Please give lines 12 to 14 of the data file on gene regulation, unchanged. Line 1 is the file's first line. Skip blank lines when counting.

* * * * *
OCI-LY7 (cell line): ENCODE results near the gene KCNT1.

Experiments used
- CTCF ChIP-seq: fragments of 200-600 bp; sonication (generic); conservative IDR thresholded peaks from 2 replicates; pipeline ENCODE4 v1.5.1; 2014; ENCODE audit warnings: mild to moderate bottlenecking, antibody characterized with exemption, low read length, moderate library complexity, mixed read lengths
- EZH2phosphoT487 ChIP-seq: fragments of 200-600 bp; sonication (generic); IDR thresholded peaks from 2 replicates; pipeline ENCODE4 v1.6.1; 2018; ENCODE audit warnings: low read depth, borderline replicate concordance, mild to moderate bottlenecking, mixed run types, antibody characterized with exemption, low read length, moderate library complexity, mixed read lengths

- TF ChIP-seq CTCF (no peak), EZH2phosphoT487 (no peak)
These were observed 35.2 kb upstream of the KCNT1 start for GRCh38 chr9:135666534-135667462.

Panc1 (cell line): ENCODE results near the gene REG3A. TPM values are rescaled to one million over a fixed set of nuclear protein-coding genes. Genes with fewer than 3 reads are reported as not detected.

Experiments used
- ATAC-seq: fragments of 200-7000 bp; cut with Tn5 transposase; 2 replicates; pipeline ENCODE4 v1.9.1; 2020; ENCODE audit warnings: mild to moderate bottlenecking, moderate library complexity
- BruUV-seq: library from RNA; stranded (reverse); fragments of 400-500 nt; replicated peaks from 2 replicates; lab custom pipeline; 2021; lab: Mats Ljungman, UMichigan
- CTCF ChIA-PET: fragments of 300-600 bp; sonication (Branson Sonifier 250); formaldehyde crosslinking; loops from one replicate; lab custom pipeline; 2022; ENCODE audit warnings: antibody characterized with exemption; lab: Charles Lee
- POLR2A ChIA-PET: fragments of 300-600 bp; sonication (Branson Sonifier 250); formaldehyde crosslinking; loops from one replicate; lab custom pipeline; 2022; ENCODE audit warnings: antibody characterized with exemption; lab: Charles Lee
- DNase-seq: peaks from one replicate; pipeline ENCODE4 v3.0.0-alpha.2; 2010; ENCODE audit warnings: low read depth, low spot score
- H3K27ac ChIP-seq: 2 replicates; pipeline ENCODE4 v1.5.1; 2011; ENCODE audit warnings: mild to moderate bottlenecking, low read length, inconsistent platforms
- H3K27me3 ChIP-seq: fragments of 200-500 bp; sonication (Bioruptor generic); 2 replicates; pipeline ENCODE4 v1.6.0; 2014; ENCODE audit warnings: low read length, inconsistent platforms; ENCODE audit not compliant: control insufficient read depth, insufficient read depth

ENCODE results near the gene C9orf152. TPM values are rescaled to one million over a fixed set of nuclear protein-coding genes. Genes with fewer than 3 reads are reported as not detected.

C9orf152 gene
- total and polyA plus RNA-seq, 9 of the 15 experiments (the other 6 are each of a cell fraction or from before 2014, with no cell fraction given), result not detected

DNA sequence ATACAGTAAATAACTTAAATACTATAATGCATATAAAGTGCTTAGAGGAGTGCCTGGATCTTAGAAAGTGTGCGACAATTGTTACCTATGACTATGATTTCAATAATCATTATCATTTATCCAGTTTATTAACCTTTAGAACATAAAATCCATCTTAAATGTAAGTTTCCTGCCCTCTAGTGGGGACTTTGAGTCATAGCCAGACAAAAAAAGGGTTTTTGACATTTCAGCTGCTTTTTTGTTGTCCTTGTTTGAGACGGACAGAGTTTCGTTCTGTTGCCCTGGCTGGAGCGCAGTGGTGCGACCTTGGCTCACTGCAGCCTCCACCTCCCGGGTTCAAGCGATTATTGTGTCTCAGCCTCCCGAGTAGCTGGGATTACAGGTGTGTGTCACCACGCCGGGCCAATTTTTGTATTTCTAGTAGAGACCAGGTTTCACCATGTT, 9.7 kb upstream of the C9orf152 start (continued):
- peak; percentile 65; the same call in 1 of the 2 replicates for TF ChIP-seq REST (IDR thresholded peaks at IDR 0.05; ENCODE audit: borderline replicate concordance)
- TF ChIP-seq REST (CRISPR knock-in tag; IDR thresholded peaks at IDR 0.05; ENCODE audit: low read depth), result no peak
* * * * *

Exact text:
- POLR2A ChIA-PET: fragments of 300-600 bp; sonication (Branson Sonifier 250); formaldehyde crosslinking; loops from one replicate; lab custom pipeline; 2022; ENCODE audit warnings: antibody characterized with exemption; lab: Charles Lee
- DNase-seq: peaks from one replicate; pipeline ENCODE4 v3.0.0-alpha.2; 2010; ENCODE audit warnings: low read depth, low spot score
- H3K27ac ChIP-seq: 2 replicates; pipeline ENCODE4 v1.5.1; 2011; ENCODE audit warnings: mild to moderate bottlenecking, low read length, inconsistent platforms